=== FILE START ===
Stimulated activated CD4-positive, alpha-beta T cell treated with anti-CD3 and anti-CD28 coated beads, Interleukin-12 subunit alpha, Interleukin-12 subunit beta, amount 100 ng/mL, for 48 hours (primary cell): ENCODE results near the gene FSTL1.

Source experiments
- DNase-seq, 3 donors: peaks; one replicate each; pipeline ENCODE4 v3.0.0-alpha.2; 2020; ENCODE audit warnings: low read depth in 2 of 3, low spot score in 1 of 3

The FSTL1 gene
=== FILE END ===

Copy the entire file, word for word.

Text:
Stimulated activated CD4-positive, alpha-beta T cell treated with anti-CD3 and anti-CD28 coated beads, Interleukin-12 subunit alpha, Interleukin-12 subunit beta, amount 100 ng/mL, for 48 hours (primary cell): ENCODE results near the gene FSTL1.

Source experiments
- DNase-seq, 3 donors: peaks; one replicate each; pipeline ENCODE4 v3.0.0-alpha.2; 2020; ENCODE audit warnings: low read depth in 2 of 3, low spot score in 1 of 3

The FSTL1 gene